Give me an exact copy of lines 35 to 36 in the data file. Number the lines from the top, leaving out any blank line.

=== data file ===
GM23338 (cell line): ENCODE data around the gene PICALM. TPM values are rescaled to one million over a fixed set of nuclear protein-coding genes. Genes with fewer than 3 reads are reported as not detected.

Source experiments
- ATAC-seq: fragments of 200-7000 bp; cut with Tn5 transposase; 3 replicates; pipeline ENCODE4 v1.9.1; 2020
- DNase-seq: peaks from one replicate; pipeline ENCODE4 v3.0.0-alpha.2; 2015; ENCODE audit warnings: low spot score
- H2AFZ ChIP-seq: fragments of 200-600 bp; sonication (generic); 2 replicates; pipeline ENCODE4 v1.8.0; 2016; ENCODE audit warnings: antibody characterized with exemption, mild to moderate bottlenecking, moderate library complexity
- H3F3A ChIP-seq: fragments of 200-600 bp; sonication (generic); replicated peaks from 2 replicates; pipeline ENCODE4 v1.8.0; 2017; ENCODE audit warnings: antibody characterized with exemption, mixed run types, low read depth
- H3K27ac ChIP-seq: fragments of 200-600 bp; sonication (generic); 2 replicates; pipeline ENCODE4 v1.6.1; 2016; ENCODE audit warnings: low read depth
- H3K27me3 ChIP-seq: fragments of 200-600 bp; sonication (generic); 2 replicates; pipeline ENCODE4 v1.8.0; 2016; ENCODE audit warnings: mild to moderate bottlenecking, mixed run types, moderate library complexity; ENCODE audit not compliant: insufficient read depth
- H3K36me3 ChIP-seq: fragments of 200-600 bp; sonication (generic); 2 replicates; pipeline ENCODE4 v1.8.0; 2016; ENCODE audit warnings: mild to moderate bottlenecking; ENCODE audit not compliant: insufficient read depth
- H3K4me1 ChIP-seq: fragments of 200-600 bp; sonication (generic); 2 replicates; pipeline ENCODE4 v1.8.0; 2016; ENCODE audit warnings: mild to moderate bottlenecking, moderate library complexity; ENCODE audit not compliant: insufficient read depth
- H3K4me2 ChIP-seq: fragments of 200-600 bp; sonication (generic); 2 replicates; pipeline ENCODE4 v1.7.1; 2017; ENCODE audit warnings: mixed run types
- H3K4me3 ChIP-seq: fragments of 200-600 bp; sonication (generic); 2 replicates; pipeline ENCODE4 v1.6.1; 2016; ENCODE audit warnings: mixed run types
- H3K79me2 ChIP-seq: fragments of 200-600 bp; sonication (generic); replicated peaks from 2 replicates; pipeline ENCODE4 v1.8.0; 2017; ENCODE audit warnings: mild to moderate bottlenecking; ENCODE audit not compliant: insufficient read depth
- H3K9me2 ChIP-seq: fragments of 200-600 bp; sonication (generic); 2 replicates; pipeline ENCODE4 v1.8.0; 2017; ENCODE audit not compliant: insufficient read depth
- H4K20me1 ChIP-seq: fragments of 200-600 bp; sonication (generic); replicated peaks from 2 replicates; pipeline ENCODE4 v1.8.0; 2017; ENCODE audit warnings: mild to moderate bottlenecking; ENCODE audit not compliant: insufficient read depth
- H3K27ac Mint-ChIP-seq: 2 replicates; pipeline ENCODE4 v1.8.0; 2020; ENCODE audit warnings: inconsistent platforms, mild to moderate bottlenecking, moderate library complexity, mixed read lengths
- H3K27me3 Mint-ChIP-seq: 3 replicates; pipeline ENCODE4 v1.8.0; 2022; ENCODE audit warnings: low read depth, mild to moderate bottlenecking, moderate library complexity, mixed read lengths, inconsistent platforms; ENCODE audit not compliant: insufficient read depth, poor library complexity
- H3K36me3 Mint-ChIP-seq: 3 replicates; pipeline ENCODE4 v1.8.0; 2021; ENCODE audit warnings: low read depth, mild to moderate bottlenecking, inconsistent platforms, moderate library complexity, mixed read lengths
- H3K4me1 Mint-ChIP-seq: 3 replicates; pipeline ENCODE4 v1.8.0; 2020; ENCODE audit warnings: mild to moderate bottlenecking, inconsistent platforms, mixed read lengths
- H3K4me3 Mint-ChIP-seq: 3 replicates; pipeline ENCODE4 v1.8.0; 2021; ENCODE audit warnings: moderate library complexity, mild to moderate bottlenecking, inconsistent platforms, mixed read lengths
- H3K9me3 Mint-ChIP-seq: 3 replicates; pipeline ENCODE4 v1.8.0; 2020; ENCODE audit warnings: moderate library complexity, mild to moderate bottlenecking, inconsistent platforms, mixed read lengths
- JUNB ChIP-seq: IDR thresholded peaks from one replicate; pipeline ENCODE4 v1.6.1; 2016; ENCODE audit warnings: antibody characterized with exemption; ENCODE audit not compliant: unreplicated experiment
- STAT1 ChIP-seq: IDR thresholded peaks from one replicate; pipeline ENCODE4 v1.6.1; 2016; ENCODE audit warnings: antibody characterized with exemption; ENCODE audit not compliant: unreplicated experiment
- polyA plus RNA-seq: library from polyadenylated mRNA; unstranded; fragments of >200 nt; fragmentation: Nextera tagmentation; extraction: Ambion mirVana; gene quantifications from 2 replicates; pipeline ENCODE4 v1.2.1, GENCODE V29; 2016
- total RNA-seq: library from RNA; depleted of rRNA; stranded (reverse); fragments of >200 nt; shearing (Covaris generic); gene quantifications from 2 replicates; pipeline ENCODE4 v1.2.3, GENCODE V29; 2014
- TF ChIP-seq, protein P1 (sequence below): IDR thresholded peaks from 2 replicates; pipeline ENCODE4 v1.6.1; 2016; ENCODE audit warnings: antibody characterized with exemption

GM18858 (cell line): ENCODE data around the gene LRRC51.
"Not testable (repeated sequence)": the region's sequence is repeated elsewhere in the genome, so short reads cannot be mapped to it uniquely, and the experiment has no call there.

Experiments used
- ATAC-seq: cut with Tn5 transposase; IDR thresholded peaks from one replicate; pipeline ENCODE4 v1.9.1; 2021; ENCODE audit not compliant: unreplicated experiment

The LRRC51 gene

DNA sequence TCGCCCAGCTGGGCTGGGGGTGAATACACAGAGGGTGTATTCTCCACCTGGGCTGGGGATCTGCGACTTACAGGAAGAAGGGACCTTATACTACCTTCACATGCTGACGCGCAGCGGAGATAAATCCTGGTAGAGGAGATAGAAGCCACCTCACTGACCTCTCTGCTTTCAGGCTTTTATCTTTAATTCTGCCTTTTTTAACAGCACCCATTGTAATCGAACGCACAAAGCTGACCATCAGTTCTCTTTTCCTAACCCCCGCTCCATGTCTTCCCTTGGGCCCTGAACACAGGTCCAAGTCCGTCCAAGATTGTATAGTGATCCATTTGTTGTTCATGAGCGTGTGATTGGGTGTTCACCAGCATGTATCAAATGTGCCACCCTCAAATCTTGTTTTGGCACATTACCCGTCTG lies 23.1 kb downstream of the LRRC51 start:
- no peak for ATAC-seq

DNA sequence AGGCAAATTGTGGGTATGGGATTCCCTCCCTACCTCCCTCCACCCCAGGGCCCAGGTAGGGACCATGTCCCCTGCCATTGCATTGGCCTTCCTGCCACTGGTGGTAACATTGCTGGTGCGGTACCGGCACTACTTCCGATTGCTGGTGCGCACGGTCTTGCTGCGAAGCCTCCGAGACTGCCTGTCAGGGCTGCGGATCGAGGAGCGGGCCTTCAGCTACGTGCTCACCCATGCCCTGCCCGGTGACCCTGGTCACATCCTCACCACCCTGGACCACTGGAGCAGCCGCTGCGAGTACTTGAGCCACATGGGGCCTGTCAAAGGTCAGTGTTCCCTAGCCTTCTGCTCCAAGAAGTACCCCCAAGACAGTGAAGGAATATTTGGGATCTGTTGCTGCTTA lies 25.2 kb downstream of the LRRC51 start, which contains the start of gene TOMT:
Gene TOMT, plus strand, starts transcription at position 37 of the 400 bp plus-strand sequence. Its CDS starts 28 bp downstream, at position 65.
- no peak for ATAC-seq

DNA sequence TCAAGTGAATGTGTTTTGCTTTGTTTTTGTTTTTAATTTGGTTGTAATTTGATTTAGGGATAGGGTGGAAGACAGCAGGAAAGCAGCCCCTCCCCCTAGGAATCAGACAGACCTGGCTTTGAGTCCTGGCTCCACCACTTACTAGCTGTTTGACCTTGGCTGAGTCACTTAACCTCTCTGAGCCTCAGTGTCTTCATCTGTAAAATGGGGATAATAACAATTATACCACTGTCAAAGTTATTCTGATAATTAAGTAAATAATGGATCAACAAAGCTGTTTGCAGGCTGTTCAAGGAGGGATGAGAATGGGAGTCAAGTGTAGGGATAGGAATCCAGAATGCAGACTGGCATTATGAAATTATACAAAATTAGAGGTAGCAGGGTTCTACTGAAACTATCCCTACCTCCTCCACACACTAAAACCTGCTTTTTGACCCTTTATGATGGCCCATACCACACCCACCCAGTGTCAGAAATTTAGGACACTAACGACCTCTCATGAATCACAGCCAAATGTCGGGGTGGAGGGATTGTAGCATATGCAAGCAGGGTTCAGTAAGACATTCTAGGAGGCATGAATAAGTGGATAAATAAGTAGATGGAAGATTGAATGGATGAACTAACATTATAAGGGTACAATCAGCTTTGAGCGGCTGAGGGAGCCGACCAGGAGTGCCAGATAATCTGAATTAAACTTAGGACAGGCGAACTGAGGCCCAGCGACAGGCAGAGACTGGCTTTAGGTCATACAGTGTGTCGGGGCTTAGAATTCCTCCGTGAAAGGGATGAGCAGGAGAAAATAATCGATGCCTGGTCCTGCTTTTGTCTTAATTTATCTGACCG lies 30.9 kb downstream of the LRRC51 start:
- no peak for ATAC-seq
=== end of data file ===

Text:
Gene TOMT, plus strand, starts transcription at position 37 of the 400 bp plus-strand sequence. Its CDS starts 28 bp downstream, at position 65.
- no peak for ATAC-seq